Date
15 December 2017
Half a million Hongkongers marched in July 2003 against national security legislation, sparking a crucial change in Beijing's attitude toward the city's governance. Photo: BBC
Half a million Hongkongers marched in July 2003 against national security legislation, sparking a crucial change in Beijing's attitude toward the city's governance. Photo: BBC

How Beijing may tighten its grip on HK

Even though the second stage of the political reform consultation has officially kicked off, whether the Legislative Council will pass the government’s reform package and the people of Hong Kong can eventually choose their chief executive through “one person, one vote” has increasingly become irrelevant.

That’s because after the Umbrella movement, the main theme of political change in Hong Kong is not so much universal suffrage as how Beijing will tighten its grip on the city, and it seems the day of reckoning is looming on the horizon.

The political implications of the Occupy movement for mainland-Hong Kong relations are no less significant than those of the Article 23 saga in 2003, when half a million people took to the streets and the credibility of Tung Chee-wah’s administration was destroyed.

During the same year, the pro-Beijing camp was crushed in the district council election, and the entire city seemed to revel in the joy of having defeated the government’s attempt to pass the national security law mandated by Article 23.

Then things took a dramatic turn in 2004, when the city was embroiled in a sudden outbreak of heated debates over “patriotism”. That was followed by the National People’s Congress resolution disallowing universal suffrage in the 2007/08 elections. 

The pro-Beijing camp, much to everyone’s surprise, managed to stand its ground in the 2004 Legco election.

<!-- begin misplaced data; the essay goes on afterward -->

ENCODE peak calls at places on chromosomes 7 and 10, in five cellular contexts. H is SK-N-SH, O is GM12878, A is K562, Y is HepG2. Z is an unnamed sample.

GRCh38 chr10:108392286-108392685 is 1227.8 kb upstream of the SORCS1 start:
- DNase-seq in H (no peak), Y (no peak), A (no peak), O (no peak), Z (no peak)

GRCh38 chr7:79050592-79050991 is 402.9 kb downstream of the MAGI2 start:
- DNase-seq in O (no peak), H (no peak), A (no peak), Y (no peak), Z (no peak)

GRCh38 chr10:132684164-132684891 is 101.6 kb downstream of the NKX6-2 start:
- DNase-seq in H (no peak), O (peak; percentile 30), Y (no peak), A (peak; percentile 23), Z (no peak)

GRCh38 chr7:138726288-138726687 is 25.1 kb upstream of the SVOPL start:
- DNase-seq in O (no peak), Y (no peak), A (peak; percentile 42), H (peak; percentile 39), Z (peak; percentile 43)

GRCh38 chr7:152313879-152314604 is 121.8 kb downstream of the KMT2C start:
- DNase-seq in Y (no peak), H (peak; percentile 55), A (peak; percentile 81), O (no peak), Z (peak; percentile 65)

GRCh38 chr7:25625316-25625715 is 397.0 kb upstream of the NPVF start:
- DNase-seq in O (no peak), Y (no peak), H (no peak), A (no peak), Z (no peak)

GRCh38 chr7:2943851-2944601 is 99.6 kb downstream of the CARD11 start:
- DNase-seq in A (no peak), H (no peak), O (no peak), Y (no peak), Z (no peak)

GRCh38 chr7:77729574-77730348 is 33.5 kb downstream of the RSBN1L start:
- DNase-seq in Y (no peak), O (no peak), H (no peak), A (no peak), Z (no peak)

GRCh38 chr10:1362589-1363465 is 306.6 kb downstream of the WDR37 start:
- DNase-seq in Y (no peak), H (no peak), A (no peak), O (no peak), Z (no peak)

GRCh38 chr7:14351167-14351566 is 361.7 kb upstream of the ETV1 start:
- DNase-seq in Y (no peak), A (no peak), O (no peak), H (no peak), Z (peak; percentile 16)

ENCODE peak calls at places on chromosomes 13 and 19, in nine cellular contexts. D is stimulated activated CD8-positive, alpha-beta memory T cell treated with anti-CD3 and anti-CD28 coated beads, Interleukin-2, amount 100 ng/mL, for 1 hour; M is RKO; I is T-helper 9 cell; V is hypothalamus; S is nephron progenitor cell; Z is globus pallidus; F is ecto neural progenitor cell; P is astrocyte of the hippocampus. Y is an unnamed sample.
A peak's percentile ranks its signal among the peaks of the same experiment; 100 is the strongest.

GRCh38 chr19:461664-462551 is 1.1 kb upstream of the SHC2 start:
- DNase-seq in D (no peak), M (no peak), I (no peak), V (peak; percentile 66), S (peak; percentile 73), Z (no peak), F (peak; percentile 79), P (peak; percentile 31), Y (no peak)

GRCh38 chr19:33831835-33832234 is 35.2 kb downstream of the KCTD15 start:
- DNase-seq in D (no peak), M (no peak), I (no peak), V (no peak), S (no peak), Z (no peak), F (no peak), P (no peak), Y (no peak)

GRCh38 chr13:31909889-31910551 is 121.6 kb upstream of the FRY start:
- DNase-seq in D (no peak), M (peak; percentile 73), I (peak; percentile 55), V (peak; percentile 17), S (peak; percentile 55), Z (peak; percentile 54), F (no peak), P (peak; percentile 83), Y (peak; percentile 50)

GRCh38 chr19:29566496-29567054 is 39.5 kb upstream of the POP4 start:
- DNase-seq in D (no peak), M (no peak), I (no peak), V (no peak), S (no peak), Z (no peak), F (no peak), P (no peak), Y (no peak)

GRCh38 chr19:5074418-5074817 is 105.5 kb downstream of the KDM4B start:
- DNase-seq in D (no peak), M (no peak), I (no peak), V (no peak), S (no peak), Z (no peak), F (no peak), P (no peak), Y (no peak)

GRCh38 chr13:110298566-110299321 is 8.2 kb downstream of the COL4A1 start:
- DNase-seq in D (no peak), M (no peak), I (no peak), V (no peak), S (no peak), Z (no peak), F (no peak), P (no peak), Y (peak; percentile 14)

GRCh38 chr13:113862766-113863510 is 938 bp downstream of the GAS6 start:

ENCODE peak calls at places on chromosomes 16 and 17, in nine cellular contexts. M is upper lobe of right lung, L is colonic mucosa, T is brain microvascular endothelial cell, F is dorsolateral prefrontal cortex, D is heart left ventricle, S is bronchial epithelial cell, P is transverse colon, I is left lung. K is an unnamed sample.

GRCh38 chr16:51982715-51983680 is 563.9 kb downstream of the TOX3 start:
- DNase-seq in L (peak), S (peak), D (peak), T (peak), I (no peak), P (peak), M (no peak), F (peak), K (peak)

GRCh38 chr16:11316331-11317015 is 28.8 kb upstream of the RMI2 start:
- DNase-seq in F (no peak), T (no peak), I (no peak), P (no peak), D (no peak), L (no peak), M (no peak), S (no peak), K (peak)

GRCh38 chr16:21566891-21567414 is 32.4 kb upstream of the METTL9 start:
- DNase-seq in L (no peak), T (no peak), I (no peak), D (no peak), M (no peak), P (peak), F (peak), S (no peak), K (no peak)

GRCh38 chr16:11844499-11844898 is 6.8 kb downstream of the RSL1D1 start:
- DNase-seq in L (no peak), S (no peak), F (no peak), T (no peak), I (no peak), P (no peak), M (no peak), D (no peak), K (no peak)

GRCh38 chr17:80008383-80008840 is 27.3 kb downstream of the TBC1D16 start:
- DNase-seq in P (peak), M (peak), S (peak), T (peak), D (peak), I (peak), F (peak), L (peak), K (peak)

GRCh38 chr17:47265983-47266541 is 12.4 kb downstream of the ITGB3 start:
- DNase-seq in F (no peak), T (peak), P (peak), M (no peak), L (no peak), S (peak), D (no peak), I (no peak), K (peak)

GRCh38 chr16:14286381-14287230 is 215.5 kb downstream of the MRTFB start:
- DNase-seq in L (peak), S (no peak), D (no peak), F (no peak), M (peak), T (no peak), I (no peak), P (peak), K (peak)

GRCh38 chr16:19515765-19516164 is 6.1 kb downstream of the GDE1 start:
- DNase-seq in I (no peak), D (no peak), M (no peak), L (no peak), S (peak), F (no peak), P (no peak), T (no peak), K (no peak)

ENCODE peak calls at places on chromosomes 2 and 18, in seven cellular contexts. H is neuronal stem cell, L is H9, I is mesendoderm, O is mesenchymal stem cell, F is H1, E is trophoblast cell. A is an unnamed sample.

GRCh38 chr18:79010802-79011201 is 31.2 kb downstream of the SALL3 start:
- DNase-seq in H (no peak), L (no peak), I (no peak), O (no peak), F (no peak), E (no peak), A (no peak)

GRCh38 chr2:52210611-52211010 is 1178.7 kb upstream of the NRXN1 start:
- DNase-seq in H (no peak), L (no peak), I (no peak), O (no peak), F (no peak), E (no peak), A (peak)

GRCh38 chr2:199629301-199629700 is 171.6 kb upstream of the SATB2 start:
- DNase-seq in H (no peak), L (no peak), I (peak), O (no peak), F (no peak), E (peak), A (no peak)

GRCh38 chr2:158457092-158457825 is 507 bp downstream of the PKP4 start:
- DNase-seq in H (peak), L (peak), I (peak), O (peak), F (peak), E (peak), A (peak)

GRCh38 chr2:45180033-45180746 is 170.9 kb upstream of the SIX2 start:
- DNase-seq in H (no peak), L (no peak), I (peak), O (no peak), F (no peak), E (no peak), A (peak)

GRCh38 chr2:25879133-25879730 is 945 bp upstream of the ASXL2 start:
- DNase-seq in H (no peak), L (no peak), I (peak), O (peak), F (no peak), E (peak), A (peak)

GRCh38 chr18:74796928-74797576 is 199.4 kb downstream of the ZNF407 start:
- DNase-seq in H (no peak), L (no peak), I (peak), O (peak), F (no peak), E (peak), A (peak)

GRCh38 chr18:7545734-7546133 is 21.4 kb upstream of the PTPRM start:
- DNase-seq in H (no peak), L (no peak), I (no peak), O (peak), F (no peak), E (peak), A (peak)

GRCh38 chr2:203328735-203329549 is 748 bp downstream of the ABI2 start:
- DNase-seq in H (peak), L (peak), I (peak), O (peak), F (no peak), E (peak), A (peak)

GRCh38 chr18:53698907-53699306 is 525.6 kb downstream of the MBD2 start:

With the benefit of hindsight, one should not have been surprised by the twist of events that took place in 2004, because the July 1, 2003, rally and the crushing defeat of the Hong Kong government’s attempt to pass the Article 23 legislation that year completely changed Beijing’s approach to governing the city.

It was from then on that Beijing decided it would no longer rely on proxies to run Hong Kong. Instead, it would itself rule the city with a firm hand.

After almost 10 years, Hong Kong once again grabbed headlines around the world, with the Occupy movement.

The degree to which Hongkongers were able to mobilize themselves and sustain the movement was unparalleled in the city’s history, not to mention the political implications of the movement.

The idea of civil disobedience has become firmly entrenched in the minds of our fellow citizens.

The younger generation have undergone an “enlightenment” and have become more attached to their identity as Hongkongers and insistent on democracy and social justice.

They have also started to believe that a mass movement can really make a difference.

Politicians also face new challenges in the post-Occupy period.

Members of civil society and civic organizations are set to assume a bigger role in politics, and the pan-democratic parties must learn to deal with the rise of this fledgling political force, over which they may not necessarily have influence.

Besides, the pan-democrats’ die-hard position against the NPC’s “831” resolution setting out the framework for the 2017 election for chief executive is putting them on a collision course with Beijing.

In the face of the new developments, it is hard to imagine that Beijing will maintain a static policy on Hong Kong.

In fact the way Beijing is backing Chief Executive Leung Chun-ying these days bears a close resemblance to the way it supported Tung in the wake of the Article 23 disaster.